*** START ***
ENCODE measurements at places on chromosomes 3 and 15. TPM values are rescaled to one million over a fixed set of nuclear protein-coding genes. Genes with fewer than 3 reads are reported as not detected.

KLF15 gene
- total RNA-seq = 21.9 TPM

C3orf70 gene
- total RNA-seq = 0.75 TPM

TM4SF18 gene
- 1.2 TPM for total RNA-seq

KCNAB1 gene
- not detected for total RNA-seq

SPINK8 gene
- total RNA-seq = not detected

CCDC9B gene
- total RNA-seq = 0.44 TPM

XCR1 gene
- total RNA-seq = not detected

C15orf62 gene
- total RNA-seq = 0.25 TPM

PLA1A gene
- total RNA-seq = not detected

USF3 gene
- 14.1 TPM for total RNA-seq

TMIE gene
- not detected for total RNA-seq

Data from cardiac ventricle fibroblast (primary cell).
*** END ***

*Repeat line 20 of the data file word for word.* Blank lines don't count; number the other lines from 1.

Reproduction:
USF3 gene